The climate in South Korea

Average daytime and nighttime temperatures

All climatic diagrams of this page are taken from the collected data from 19 measuring stations in South Korea.
All data correspond to the average monthly values of the last 20 years.

Back to overview: South Korea

Climate zone: Subtropics of the northern hemisphere

The climate in South Korea widely corresponds to the German weather conditions. It is cold, wet and a few beautiful summer months are also happening. A beach holiday can be enjoyed in the warmer season with water temperatures up to 24 degrees. Due to the warmer temperatures the best time for traveling is from June to September. Nearly unattractive for tourists are the cold months from November to March.

Duration of daylight and sunshine in South Korea

hours of sunshine per daySunshine hours per day in South Korea
rainy days per monthRainy days per month in South Korea
Precipitation in mm/dayPrecipitation in South Korea
Water temperatureWater temperatures in South Korea
Relative humidity in %Relative humidity in South Korea
Absolute humidity in g/m³ (approx.)Absolute humidity in South Korea

Temperature records of the last 70 years

The hottest temperature measured from 1951 to June 2021 was reported by the Chuncheon weather station. In August 2018 the record temperature of 39.5 °C was reported here. The hottest summer from July to September, based on all 9 weather stations in South Korea , was recorded in 1994 with an average temperature of 25.9 °C. This average temperature will normally be measured every 4 to 6 hours, thus also including the nights. Normally, this value is 24.0 degrees Celsius.

The coldest day in these 70 years was reported by the weather station Chuncheon. Here the temperature dropped to -24.5 °C in January 2001. Chuncheon lies at an altitude of 79 meters above sea level. The coldest winter (January to March) was in 1951 with an average temperature of -0.6 °C. In South Korea, it is usual to have about 4.0 degrees more at 3.4 °C for this three-month period.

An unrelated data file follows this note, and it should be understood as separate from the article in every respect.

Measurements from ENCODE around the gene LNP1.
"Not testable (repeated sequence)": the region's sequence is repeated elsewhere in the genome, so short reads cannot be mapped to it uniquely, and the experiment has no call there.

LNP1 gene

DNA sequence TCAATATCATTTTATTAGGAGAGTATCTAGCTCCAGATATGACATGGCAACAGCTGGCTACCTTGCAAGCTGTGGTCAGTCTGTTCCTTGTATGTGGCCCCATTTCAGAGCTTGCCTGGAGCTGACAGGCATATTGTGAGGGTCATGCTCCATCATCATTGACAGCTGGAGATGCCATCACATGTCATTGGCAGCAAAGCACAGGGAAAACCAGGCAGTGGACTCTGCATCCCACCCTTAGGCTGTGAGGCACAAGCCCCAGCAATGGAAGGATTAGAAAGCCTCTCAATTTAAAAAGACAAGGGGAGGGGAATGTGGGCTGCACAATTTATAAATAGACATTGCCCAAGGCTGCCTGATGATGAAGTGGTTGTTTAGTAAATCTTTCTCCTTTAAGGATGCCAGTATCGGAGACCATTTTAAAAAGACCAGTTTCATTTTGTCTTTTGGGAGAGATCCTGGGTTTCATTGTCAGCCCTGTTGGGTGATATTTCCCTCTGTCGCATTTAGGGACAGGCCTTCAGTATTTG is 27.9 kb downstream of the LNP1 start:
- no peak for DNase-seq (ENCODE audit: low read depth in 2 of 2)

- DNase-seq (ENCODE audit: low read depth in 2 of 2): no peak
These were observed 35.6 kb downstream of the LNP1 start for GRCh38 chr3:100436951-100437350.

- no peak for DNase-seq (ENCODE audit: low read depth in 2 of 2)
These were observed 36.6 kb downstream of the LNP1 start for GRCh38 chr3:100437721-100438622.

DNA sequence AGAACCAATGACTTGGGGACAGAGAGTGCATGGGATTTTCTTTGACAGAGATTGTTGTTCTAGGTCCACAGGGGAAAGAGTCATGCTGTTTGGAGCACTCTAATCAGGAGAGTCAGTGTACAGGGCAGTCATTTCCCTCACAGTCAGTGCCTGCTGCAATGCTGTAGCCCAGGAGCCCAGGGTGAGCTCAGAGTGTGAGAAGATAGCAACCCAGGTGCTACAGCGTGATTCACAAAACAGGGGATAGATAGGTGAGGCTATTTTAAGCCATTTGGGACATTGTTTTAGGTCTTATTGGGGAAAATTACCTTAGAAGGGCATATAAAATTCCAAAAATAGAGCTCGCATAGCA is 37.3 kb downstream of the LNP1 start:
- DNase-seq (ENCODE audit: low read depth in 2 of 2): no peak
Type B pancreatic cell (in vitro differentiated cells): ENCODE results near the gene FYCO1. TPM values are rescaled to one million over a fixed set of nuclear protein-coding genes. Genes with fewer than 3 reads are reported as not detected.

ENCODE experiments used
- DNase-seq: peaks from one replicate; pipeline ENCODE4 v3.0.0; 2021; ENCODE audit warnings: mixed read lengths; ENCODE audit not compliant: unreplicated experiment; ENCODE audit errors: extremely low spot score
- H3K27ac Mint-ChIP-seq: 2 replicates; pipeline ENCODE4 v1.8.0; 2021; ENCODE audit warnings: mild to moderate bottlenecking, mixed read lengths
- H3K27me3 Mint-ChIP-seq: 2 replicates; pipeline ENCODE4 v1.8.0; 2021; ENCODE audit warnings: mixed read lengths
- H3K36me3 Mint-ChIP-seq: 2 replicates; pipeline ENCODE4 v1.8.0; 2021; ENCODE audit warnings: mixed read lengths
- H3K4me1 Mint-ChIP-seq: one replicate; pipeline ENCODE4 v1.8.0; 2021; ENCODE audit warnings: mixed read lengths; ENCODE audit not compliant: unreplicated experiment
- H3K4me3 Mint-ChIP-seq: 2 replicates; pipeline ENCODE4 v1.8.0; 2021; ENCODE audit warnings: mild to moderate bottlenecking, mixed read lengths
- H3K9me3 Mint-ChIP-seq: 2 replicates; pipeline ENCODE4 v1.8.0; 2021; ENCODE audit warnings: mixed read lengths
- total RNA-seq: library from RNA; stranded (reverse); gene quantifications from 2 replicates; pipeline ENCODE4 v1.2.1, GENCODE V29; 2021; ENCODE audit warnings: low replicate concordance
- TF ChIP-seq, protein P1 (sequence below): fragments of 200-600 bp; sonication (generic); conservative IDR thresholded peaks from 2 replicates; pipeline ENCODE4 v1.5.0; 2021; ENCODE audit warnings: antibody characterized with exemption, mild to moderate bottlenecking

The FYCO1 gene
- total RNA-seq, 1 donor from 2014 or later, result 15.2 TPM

The most precipitation fell in August 2002. With 36.7 mm per day, the Gangneung weather station recorded the highest monthly average of the last 70 years. Incidentally, the region with the most rainfall for the whole year is around Busan. The driest region is near Mokpo.

Long-term development of temperatures from 1990 - 2020

In contrast to single record values, a long-term development cannot simply be brought about by all weather stations in the country. Both the number and the locations are constantly changing. A simply calculated average value would give a falsified result. If several measuring stations in particularly cold mountain or coastal regions are added in one year, the average would already decrease as a result of this alone. If a station fails during the summer or winter months, it does not provide any values and falsifies the average again. The subsequent long-term development was therefore reduced to only 3 measuring points in order to have actually comparable data over as long a period as possible.

In the years 1990 to 2020 there were only these 3 weather stations in the whole country, which reported continuous temperature values (Busan, Gangneung, Mokpo). From these weather reports we have created a long-term development that shows the monthly average temperatures. The hottest month in this entire period was 1994 with 28.1 °C. 2011 was the coldest month with an average temperature of -1.9 °C.

The average annual temperature was about 14.1 °C in the years after 1990 and about 14.6 °C in the last years before 2020. It has therefore increased only slightly by about 0.5 °C over the past 31 years. This trend only applies to the selected 3 weather stations in South Korea. A considerably more comprehensive evaluation of the global warming has been provided separately.

Long-term development of temperatures in South Korea

More detailed information on global warming with a view by continent can also be found on our topic page on climate change. Data basis: German Weather Service, individual values averaged and supplemented by own elements.